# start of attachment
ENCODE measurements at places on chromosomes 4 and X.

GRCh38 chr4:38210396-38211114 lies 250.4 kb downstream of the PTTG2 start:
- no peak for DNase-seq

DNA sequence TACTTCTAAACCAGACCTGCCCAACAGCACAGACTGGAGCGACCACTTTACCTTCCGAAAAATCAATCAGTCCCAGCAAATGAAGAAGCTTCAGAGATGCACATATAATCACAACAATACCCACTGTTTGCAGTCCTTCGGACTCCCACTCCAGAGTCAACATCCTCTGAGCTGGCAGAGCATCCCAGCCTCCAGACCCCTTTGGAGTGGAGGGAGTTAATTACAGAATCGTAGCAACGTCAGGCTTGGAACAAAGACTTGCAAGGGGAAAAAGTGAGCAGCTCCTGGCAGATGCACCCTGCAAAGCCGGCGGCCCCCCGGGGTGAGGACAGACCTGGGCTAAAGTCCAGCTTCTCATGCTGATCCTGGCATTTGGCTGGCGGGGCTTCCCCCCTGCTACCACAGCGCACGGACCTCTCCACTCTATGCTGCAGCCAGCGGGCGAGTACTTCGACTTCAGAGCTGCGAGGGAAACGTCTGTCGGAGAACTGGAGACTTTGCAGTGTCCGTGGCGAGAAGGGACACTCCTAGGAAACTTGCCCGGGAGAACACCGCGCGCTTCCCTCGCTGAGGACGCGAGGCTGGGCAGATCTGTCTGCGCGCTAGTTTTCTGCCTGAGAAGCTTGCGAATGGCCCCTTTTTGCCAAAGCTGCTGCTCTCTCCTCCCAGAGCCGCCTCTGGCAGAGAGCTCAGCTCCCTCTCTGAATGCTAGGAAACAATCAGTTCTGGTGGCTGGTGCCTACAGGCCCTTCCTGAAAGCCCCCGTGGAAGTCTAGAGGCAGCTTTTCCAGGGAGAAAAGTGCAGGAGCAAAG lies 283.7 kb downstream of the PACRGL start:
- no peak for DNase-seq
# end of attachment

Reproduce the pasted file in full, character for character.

ENCODE measurements at places on chromosomes 4 and X.

GRCh38 chr4:38210396-38211114 lies 250.4 kb downstream of the PTTG2 start:
- no peak for DNase-seq

DNA sequence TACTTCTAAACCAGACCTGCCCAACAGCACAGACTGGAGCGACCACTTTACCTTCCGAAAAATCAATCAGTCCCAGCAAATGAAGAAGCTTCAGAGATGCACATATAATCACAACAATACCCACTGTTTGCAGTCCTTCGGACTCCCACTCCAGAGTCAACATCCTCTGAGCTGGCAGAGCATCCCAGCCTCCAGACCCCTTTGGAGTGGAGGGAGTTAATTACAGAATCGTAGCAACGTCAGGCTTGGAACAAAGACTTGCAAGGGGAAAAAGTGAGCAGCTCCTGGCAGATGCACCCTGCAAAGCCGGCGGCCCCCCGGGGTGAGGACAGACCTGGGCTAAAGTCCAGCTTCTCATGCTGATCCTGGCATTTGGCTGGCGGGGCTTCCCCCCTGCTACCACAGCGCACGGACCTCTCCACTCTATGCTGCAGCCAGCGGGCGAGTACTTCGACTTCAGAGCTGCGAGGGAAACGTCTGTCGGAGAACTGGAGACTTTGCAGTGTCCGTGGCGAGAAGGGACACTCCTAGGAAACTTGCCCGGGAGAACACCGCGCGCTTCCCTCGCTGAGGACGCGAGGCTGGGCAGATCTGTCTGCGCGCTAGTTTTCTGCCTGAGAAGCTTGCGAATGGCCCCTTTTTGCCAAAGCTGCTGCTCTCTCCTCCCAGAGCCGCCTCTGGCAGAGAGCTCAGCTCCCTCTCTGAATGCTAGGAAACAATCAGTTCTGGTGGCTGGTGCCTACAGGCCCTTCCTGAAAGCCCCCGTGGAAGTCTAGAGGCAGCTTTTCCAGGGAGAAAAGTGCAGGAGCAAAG lies 283.7 kb downstream of the PACRGL start:
- no peak for DNase-seq